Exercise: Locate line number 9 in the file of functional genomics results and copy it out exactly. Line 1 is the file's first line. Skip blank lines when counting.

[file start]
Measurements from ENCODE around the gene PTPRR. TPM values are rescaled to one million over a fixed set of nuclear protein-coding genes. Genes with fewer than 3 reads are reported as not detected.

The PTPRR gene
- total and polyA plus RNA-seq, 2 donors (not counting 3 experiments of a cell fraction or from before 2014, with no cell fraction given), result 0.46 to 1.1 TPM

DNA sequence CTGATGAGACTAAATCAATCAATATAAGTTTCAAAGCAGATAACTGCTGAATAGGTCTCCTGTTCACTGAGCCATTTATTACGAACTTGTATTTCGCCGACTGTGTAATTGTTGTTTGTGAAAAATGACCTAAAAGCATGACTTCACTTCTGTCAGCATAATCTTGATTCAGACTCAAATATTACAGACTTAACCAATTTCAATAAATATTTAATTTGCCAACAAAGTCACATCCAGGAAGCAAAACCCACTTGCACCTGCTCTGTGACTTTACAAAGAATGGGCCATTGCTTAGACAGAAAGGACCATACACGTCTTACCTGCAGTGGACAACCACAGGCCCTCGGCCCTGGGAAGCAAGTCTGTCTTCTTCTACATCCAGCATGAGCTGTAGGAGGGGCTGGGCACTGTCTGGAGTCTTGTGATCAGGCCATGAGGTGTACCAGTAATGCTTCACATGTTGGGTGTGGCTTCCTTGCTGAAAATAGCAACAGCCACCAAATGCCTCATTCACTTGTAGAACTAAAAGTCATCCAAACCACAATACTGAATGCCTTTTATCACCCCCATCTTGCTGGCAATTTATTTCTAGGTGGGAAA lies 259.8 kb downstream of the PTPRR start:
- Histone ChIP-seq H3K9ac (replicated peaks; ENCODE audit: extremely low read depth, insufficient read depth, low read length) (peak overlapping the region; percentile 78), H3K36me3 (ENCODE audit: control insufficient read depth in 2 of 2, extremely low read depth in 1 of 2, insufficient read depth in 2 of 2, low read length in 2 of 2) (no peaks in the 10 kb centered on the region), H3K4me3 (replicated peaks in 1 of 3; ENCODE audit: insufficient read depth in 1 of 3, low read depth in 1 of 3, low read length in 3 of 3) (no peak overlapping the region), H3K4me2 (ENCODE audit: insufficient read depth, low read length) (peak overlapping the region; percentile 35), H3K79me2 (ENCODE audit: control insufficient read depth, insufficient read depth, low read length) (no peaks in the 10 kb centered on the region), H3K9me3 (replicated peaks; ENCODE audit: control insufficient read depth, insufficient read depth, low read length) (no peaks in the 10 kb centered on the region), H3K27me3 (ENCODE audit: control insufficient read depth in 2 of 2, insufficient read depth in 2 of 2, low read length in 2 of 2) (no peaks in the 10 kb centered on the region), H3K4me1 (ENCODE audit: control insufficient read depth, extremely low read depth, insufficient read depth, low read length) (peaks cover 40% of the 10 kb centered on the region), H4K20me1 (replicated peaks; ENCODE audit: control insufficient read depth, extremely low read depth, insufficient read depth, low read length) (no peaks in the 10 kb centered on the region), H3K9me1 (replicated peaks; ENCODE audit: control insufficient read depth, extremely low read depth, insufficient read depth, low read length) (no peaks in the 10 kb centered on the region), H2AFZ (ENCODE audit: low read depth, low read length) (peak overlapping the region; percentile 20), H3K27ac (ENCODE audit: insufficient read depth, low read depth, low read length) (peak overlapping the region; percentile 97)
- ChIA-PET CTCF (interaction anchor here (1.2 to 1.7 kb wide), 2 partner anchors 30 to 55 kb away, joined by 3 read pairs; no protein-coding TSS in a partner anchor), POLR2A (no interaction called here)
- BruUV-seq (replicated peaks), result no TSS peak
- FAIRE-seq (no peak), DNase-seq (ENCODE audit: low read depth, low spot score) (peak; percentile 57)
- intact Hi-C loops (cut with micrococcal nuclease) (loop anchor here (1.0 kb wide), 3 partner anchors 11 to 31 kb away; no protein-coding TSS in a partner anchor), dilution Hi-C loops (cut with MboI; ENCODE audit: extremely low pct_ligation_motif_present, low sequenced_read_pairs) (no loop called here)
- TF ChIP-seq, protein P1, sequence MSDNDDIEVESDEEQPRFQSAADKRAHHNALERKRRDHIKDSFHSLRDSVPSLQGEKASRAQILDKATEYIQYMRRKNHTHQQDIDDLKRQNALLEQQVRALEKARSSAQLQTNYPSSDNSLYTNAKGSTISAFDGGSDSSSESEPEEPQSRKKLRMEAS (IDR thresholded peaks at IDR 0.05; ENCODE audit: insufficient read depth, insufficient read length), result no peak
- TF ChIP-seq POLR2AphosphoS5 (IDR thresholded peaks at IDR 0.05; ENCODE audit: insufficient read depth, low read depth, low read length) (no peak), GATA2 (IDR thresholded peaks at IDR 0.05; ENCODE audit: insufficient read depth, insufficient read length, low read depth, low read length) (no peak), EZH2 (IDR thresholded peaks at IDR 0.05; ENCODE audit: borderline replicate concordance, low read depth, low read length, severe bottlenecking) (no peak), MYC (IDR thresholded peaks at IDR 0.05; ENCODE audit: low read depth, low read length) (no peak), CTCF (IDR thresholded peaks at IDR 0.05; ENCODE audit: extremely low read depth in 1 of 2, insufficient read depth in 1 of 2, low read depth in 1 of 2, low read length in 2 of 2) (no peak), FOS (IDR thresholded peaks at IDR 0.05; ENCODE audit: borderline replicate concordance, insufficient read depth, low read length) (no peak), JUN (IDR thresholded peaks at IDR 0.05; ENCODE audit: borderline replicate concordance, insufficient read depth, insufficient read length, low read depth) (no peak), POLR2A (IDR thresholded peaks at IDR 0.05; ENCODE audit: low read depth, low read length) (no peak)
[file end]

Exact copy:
- intact Hi-C loops (cut with micrococcal nuclease) (loop anchor here (1.0 kb wide), 3 partner anchors 11 to 31 kb away; no protein-coding TSS in a partner anchor), dilution Hi-C loops (cut with MboI; ENCODE audit: extremely low pct_ligation_motif_present, low sequenced_read_pairs) (no loop called here)